While the squash is roasting, make stew. In a large pot or sauté pan, heat 2 Tbs. of oil over medium-high heat. Add onions and leeks and sauté until softened and beginning to color. Stir in cumin, coriander, cinnamon and red pepper. Sauté 1 minute. Stir saffron into stock and add to pan. Bring to a simmer. Add carrots. Cover and simmer until beginning to soften. Add turnips and sweet potatoes and simmer, covered, for 3 minutes. Add string beans and cabbage. Simmer, covered, for 3 minutes. Uncover, stir in cooked black-eyed peas (with cooking onion) and the tomato paste and simmer until carrots are tender all the way through and stew mixture has thickened. Stir in tomatoes.
Pack stew into baked squash halves, mounding filling over top. Drizzle with remaining oil. Bake for about 45 minutes until top is browned and squash and stew are heated through. Drizzle with date honey and sprinkle with herbs. Serve one of the halves as a vegetarian main course. As a side dish, let cool slightly and slice each half into two.
Cooked black-eyed peas: Pick over and rinse off 1 cup dried black-eyed peas. Place in large pot. Add water until it covers the beans by 2 inches. Soak overnight. Drain, add fresh water until beans are covered by 2 inches water. Add 1 cup chopped onion, 1 bay leaf and ¼ tsp. ground black pepper. Bring to a simmer, cover and keep at simmer until peas are almost tender to the bite (about 1-2 hours, but timing will vary). Stir in ¼ tsp. salt and continue simmering until beans are tender. Drain, discarding bay leaf but leaving in onions. Measure out 2 cups for squash recipe. Reserve remainder for another use.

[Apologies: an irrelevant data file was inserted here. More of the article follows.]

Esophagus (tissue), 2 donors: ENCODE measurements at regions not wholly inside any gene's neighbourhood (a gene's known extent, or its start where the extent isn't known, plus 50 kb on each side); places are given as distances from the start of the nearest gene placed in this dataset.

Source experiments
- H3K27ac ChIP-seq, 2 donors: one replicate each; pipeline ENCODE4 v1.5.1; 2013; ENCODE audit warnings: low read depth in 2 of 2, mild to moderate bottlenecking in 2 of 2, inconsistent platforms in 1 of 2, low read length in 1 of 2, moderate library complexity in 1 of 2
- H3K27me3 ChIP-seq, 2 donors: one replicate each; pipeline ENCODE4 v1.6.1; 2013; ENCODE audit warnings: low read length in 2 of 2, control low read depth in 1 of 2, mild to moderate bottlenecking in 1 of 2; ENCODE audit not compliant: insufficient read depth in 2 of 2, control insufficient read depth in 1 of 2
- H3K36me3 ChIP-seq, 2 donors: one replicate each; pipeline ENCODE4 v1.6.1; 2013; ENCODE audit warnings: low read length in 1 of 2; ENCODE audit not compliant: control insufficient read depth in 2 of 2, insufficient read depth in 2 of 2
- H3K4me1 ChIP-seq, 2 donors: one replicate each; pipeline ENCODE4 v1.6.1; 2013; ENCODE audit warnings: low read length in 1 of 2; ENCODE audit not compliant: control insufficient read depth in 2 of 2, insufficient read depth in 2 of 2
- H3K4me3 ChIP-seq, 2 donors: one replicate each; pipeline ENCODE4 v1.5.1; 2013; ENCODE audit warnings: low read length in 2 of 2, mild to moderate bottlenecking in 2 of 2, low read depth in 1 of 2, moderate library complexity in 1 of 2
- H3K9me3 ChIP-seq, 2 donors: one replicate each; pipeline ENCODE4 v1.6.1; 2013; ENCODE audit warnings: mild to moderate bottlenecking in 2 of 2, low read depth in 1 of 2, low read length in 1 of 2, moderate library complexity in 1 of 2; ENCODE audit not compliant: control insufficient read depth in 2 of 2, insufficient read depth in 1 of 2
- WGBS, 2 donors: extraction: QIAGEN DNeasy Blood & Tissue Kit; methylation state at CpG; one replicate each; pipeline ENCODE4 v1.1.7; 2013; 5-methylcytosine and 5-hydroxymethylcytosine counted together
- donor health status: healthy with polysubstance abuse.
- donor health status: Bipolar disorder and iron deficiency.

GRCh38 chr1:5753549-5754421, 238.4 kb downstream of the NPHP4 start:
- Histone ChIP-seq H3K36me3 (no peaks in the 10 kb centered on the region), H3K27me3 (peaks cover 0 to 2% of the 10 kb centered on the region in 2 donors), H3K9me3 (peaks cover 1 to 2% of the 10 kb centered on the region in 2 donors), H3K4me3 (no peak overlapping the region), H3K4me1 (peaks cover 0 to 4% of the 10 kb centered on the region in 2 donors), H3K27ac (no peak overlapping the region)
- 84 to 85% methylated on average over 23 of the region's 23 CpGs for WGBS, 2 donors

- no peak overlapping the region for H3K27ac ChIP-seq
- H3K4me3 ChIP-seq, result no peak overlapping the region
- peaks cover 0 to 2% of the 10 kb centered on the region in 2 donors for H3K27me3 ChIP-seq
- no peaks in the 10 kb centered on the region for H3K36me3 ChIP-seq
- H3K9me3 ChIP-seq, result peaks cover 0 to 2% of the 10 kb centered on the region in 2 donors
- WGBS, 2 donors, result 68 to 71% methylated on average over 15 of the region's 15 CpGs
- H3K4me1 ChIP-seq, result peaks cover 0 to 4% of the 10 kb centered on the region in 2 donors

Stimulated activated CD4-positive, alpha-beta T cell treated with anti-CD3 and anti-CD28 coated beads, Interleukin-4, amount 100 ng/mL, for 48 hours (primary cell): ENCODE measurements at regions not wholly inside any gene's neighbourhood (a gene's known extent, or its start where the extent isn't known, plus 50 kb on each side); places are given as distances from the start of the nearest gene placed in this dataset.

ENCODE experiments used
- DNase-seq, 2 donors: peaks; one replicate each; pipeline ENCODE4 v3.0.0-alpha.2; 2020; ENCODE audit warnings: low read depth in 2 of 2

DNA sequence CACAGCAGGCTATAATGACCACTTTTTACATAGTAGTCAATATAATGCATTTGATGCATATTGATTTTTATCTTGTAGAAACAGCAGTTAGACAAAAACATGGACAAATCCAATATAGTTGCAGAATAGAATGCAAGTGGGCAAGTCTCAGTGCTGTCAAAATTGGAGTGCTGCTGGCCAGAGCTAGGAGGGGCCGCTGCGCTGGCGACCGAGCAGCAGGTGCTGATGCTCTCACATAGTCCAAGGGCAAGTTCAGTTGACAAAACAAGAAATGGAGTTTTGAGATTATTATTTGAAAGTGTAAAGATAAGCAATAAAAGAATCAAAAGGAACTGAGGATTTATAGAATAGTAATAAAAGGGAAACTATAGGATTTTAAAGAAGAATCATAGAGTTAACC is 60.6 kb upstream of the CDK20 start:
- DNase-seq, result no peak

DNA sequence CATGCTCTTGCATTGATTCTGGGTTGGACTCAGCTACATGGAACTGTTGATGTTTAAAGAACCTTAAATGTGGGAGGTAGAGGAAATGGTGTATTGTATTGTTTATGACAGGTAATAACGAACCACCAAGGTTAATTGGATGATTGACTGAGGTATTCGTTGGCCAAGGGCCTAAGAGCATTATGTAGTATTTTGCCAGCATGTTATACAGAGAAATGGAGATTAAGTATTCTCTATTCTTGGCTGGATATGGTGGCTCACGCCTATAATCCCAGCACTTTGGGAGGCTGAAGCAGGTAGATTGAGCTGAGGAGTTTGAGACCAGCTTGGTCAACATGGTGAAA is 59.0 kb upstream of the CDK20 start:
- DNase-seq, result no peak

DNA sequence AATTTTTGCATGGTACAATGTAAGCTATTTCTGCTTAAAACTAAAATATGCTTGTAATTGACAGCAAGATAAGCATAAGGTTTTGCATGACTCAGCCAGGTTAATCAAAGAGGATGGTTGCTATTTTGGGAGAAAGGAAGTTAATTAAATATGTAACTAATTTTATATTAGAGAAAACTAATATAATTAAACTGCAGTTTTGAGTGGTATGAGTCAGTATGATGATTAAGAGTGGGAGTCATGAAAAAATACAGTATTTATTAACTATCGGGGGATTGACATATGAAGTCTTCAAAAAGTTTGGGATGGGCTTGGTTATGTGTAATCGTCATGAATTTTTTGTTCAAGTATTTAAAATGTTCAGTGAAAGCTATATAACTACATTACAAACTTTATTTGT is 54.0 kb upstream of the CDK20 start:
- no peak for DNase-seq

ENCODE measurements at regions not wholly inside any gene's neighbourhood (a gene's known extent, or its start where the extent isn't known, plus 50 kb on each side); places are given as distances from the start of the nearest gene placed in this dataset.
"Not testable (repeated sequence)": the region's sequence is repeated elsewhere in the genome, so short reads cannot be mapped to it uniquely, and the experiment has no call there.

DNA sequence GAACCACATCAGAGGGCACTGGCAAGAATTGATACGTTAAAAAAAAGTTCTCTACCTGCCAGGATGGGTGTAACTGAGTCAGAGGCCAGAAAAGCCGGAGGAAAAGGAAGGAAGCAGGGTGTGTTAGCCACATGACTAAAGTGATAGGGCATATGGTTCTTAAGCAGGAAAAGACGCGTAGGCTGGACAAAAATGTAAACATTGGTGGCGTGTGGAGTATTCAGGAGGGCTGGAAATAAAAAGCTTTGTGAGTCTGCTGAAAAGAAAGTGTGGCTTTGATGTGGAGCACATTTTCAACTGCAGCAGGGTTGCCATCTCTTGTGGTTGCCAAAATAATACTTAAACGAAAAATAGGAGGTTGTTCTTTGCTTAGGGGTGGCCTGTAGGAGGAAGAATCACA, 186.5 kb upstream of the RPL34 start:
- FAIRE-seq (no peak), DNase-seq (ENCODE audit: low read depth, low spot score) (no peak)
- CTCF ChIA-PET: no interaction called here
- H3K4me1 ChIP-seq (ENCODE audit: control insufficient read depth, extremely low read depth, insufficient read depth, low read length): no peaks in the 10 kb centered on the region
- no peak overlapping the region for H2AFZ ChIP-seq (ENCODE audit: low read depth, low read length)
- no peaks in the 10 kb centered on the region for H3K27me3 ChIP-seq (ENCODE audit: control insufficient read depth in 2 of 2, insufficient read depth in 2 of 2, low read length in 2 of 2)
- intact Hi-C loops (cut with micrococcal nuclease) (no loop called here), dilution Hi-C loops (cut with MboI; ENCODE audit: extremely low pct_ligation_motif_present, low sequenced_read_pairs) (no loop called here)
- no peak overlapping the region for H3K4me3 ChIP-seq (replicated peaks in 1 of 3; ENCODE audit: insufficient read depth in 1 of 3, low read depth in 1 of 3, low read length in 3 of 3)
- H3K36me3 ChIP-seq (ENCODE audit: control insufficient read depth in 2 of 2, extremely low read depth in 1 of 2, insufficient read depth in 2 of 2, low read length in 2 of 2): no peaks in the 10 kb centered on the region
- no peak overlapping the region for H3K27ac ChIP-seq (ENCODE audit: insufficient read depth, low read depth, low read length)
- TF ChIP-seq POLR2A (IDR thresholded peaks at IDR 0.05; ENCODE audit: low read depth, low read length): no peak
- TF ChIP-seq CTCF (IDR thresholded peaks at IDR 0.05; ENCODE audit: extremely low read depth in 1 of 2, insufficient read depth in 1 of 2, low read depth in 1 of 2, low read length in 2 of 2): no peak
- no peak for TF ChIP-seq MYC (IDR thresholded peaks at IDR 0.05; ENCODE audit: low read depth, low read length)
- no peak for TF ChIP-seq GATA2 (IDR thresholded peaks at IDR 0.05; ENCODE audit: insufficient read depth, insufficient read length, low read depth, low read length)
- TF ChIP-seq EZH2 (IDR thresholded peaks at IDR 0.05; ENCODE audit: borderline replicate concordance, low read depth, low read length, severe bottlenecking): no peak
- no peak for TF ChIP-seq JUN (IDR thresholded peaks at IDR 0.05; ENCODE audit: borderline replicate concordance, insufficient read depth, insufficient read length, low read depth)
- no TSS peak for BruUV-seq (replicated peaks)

Notes: Chop all vegetables evenly, in roughly ¼-inch pieces. If squash half bottoms do not rest flat on baking tray, make a ring or nest of foil to set bottoms in to prop the squash so they sit upright. Date honey (also called silan, date syrup or date molasses) is available in some kosher markets, specialty grocery stores and in Middle Eastern food stores, as is pomegranate molasses. If not available, substitute 2 Tbs. of regular honey.
Squash, beans and stew can be made in advance and refrigerated. Bring to room temperature before proceeding with the recipe. If complete dish is made in advance, bring to room temperature and reheat covered with foil in 350-degree oven until warmed through.